Again, this may not fit the dictionary definition of privatisation, but it is another example of the diminution of government control of an enterprise.
The situation at SAA is different. Considering that once the deal is concluded (should that day ever come to pass), the Takatso Consortium will own 51% of SAA which fits the definition of privatisation. The government will no longer control SAA, an entity it has complete control of at the moment.
What happened to the naysayers?
Considering that privatisation had been opposed by the SACP and the trade unions, and also by the ANC (which at one point promised nationalisation), it is worth repeating how astonishing it is that there is now virtually no opposition to this process.
It’s almost as if the opponents of privatisation have simply vanished.
There are three possible reasons for this:
- They believe Ramaphosa when he says that this is not “privatisation”;
- They have simply been defeated; or
- They accept there is no other option, which is the most likely case. In the medium term, this should be good for our economy.
Already, independent power producers are successfully selling reliable power supplies to Eskom, thus alleviating load shedding.
It is likely that once the Transnet Durban Harbour deal is concluded, Pier Two will operate more efficiently and at a more competitive price.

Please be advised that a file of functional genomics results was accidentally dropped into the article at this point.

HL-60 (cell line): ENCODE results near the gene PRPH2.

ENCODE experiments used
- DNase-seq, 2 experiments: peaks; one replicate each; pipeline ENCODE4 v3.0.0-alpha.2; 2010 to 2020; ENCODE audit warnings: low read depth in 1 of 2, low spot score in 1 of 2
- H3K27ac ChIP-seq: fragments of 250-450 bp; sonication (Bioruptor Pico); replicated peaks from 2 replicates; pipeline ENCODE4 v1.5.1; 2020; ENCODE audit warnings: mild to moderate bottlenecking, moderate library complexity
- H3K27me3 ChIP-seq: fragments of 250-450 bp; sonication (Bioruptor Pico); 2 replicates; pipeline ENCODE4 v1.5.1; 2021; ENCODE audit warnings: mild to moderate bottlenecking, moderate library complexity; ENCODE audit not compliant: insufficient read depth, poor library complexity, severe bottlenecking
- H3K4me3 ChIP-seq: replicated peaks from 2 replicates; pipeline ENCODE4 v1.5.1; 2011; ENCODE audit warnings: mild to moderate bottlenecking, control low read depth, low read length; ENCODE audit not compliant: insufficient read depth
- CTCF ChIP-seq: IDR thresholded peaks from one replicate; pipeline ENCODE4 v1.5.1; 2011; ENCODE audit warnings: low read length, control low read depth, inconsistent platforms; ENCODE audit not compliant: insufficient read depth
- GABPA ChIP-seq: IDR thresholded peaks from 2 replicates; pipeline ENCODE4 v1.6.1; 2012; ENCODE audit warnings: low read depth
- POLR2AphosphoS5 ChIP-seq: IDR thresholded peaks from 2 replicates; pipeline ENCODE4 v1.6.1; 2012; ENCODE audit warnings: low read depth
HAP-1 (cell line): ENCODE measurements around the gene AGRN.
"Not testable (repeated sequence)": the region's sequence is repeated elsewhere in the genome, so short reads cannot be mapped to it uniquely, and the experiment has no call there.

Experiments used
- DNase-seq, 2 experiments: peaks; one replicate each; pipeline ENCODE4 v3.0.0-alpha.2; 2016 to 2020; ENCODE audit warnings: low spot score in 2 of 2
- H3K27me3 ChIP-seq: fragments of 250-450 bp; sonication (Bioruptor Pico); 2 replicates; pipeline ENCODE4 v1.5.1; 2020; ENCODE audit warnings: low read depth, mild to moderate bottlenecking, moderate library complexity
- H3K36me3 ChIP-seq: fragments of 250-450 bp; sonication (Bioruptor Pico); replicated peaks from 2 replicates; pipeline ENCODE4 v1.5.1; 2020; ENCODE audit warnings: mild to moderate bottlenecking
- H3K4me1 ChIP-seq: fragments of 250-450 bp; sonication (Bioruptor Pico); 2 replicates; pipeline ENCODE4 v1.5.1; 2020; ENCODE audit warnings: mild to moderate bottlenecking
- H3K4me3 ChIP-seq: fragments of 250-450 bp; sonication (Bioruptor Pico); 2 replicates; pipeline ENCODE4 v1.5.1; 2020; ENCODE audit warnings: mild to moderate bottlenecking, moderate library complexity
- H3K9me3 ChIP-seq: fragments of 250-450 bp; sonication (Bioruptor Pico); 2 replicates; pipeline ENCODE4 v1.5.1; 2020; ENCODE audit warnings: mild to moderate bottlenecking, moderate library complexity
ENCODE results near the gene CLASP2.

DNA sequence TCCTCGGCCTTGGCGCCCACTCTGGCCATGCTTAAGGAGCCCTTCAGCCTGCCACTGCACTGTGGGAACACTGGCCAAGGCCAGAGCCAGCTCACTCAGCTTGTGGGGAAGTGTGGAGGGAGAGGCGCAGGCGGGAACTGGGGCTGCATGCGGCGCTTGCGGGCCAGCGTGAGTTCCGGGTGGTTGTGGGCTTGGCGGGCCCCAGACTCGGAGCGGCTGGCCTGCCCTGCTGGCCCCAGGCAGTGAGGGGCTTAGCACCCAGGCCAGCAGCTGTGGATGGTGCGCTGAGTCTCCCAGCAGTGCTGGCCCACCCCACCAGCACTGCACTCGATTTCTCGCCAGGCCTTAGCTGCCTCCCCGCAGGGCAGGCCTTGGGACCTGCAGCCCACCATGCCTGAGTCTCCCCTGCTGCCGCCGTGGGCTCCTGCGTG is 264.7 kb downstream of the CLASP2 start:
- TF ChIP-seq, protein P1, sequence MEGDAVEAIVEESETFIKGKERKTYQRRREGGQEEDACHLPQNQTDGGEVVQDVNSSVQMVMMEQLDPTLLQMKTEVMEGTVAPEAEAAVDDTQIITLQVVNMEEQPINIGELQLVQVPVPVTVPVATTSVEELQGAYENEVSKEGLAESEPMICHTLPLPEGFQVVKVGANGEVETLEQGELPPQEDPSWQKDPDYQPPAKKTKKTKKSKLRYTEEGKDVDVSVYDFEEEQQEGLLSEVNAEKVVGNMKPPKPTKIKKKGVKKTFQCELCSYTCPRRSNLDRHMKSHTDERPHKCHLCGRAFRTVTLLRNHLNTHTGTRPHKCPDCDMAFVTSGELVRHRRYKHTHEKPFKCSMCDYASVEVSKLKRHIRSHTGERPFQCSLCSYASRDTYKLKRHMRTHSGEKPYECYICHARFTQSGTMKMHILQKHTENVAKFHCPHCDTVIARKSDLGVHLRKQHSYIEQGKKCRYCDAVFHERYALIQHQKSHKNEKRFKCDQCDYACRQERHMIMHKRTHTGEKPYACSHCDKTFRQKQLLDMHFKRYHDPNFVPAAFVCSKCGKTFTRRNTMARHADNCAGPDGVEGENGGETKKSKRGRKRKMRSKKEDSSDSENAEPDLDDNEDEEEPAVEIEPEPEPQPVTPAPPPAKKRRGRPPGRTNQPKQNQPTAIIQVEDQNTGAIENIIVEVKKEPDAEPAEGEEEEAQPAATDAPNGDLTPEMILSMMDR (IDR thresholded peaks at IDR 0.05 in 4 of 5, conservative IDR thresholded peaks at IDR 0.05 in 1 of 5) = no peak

The same should be true of the bid to allow a private company to run the Transnet railway line from Joburg to Durban.
If these major parts of our infrastructure do then run properly, the impact on our economy will be huge and could lead to economic growth as high as 3% a year (the SA Reserve Bank says load shedding costs around 2% economic growth a year, while the problems at Transnet reportedly cost about 1% per annum).
Of course, this would be good news, but not nearly enough to drive our economy to generate as much revenue as the government needs.
This means that government services, if they are cut, are unlikely to be returned to their current levels for some time to come — no matter what words or communication strategies are used. DM